We’re a rock ’n’ roll band, but we don’t play 12 bars. Like a lot of bands, we went through the blues prior to success

“We’re a rock ’n’ roll band, but we don’t play 12 bars. Like a lot of bands, we went through the blues prior to success. We were listening to BB King, Josh White and Sonny Boy Williamson [II], but we moved away from that. 

"We loved Howlin’ Wolf and Muddy Waters and Lonnie Johnson, and we took an interest in it, but it’s different when you’re an English person. I think we’re a small country and we’ve got a lot of good people who’ve listened to the stuff from America, but the point is, we learned from America and gave back something different.”

Chas Chandler

“Chas Chandler was one of these people who always looked for originality. The Animals were very much into the early blues stuff and they understood the records. He was very experienced in old rock ’n’ roll music. It wasn’t overproduced. It was all about the excitement - which was what Slade had. We were raw. 

"Although we had the glamorous side, we were quite a serious band and we had a definite drive. Chas always said, ‘We’re trying to get your live sound on record,’ and we never brought anybody in to do overdubs.

“He first saw us in a small club in London called Rasputin’s Club. I remember he just sat there and watched us. We were thinking, ‘Wow! It’s Chas Chandler - that’s Jimi Hendrix’s manager!’ 

"Then he got up and walked over to us and said, ‘I think you’re great.’ And that was it. From that point on, he got involved with us [as manager and producer]. He said something to me early on: ‘If you want to play like Hendrix, you’d better be better than him.’ 

"Well, I never wanted to play like Hendrix, because I was nothing like Hendrix; I always wanted to have a style of my own. I think one of the best things he ever did for us was to encourage us to write our own songs.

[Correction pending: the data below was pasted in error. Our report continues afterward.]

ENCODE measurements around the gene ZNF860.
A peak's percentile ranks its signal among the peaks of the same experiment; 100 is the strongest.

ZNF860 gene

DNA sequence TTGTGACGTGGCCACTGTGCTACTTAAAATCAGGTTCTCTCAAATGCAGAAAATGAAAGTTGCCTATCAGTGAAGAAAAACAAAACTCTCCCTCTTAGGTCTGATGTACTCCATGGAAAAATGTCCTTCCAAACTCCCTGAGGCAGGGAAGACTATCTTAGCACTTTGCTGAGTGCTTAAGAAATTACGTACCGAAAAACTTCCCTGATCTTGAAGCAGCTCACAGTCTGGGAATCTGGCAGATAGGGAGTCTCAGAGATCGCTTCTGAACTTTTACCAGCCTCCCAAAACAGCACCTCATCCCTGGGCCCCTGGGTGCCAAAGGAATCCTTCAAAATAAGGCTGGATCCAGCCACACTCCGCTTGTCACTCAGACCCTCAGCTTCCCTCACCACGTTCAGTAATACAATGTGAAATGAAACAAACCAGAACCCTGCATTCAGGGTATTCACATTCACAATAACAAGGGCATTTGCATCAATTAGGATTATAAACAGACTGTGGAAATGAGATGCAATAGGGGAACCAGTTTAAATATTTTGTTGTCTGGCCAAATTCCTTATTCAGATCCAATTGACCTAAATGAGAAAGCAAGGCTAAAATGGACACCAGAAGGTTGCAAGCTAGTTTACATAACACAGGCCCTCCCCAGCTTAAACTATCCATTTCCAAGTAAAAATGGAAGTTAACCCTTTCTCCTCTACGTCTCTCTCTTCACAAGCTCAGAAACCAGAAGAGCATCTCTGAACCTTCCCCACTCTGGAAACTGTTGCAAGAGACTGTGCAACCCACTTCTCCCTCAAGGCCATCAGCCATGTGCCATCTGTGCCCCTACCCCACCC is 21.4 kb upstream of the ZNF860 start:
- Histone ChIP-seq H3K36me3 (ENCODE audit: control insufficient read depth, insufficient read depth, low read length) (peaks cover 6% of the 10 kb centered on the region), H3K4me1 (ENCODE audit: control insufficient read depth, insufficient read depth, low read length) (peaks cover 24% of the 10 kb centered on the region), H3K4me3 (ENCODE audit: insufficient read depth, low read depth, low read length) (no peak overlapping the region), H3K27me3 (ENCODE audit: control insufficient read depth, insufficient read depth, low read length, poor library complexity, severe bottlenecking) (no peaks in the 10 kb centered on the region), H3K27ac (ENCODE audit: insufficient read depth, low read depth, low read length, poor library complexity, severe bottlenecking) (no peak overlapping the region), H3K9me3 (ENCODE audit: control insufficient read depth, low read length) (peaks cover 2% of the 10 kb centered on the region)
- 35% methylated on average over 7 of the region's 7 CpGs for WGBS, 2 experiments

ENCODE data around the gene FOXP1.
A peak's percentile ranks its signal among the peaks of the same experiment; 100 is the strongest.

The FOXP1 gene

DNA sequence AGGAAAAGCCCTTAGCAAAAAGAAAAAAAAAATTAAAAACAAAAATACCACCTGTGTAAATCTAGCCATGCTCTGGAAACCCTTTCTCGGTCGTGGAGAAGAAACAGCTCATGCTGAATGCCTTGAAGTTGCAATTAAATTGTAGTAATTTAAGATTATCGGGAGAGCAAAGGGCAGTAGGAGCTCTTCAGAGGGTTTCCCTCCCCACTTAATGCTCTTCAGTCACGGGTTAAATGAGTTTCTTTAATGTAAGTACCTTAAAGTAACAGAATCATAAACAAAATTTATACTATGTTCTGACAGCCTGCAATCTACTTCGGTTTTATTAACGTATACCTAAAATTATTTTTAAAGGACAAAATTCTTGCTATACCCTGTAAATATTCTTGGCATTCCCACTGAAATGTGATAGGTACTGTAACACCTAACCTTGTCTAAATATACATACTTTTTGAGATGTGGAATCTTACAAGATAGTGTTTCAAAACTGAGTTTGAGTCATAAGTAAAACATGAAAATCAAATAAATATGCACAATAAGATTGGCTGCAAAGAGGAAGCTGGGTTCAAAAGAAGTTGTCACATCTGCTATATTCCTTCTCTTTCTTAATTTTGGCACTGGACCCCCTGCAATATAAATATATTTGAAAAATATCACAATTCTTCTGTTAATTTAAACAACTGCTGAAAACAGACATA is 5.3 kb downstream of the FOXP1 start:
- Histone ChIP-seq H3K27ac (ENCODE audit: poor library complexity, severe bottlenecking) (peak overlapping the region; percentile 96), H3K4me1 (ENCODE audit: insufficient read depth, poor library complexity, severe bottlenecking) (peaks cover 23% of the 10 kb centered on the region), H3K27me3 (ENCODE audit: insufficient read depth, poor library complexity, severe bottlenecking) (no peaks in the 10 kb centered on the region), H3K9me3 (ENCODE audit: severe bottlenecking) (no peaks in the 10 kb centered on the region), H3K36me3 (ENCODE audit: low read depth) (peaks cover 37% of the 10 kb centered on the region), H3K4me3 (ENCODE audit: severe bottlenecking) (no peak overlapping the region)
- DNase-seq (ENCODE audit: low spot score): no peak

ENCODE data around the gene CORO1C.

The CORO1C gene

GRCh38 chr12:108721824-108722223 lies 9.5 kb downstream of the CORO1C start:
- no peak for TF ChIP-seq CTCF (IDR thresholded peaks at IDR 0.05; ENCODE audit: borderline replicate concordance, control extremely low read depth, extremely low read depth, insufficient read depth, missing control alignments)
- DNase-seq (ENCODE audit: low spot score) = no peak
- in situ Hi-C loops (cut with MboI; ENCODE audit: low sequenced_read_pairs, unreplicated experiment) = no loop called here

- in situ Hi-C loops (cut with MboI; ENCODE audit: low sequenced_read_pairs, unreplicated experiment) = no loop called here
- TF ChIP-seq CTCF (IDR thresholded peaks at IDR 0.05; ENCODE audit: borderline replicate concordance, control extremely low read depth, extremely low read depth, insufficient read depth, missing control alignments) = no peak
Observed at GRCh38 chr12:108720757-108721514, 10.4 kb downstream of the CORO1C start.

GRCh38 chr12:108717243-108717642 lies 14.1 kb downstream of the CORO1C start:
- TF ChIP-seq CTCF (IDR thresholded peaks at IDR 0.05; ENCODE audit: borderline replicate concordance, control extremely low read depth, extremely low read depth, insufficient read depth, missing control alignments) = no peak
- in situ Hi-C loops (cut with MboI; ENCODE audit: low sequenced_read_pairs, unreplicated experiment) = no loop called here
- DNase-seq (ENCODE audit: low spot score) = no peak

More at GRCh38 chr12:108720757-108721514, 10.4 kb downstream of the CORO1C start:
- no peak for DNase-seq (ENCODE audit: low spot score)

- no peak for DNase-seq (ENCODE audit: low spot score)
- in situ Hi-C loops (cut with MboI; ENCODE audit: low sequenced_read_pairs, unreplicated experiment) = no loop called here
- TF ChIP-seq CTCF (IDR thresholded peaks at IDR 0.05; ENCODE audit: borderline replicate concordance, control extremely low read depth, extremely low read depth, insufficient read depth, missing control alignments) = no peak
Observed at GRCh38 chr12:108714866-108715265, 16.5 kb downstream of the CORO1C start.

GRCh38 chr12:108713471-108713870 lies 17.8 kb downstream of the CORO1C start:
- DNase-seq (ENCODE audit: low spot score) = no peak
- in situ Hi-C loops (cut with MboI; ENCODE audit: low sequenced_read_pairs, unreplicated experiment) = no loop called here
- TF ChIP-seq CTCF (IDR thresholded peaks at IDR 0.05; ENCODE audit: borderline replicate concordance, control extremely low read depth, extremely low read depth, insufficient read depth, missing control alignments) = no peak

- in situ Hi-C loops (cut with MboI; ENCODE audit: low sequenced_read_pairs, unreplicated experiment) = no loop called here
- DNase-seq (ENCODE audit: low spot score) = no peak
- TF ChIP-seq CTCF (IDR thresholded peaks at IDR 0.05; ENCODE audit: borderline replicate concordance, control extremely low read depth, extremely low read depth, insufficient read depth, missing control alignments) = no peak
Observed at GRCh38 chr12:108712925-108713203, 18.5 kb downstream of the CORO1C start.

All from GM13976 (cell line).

"He said, ‘You’ve learnt all these songs by other people. Now put it into your own music.’ It was just after that when Jim Lea and Noddy Holder wrote our first No 1, Coz I Luv You [1971].”

John Birch Super Yob reissue: “Marco Pirroni bought the original. This one has [LED fretboard markers] and it’s got a laser in the headstock”

John Birch Super Yob reissue: “Marco Pirroni bought the original. This one has [LED fretboard markers] and it’s got a laser in the headstock”

(Image credit: Olly Curtis / Future)

Merry Xmas Everybody (Again)...

“Some people might say, ‘It’s a pity you made the Christmas song because it detracts from all the other great records you made.’ I’d say it’s a double-edged sword: it wasn’t the total purpose of the band, but it was a great idea at the right time and people will always remember us for something good. 

"There may be an emphasis because of a certain song, but if you look at the body of work we’ve done, we made strong albums. Even our B-sides were never so-so B-sides. We made Merry Xmas Everybody in New York in the heat of July [1973] at the Record Plant. 

"John Lennon cancelled his studio time and we took it. He popped in when Chas was mixing something and said, ‘I like him. He sounds like me.’ I think we used his Mellotron for the organ intro.”

Seriously Fun